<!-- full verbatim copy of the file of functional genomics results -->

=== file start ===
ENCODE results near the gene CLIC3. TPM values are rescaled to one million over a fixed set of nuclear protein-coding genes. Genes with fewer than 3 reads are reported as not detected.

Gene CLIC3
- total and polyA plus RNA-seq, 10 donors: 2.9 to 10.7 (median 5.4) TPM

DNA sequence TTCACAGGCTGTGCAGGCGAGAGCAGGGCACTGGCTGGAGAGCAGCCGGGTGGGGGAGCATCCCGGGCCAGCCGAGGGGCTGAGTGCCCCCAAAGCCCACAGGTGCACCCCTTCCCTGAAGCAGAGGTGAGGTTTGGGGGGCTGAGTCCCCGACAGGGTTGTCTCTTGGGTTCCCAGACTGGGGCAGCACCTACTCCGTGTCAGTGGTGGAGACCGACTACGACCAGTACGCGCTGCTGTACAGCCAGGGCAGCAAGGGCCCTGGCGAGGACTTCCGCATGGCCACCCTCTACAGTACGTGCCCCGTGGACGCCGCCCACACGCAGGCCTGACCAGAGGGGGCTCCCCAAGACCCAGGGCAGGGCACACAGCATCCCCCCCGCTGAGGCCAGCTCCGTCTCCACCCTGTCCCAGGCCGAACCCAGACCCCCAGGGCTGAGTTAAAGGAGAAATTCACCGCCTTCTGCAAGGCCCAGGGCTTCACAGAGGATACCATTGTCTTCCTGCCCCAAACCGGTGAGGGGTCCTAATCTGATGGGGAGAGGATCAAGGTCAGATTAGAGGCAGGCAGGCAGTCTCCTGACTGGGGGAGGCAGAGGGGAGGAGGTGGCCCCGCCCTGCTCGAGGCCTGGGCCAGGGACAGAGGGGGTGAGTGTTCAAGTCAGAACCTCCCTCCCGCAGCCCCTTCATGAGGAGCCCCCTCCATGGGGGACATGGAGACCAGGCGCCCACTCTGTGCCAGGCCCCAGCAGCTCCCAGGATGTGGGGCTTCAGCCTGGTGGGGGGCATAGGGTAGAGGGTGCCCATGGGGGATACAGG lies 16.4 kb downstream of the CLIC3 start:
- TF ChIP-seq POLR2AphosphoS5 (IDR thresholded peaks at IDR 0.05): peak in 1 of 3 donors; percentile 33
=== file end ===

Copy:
ENCODE results near the gene CLIC3. TPM values are rescaled to one million over a fixed set of nuclear protein-coding genes. Genes with fewer than 3 reads are reported as not detected.

Gene CLIC3
- total and polyA plus RNA-seq, 10 donors: 2.9 to 10.7 (median 5.4) TPM

DNA sequence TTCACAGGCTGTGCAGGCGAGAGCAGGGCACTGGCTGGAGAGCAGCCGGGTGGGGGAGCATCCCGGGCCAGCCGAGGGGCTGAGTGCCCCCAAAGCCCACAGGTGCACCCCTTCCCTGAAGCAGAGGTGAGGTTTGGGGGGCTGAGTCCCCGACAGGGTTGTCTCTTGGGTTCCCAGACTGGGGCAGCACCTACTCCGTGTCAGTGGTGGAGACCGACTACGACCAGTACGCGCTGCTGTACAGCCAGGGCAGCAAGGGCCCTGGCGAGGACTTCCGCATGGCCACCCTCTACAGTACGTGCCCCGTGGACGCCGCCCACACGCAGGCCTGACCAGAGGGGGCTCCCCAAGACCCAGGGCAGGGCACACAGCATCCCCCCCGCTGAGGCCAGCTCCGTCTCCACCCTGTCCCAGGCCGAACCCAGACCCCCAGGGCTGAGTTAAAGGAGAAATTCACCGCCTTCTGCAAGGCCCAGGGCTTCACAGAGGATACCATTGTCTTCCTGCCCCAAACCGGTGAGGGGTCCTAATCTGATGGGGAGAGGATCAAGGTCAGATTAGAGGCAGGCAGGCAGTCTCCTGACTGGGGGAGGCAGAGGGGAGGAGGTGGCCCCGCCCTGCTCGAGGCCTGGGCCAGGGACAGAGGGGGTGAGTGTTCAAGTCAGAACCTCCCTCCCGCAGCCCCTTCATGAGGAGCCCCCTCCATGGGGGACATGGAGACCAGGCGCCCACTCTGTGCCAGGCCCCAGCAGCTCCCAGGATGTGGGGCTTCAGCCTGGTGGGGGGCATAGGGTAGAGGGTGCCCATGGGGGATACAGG lies 16.4 kb downstream of the CLIC3 start:
- TF ChIP-seq POLR2AphosphoS5 (IDR thresholded peaks at IDR 0.05): peak in 1 of 3 donors; percentile 33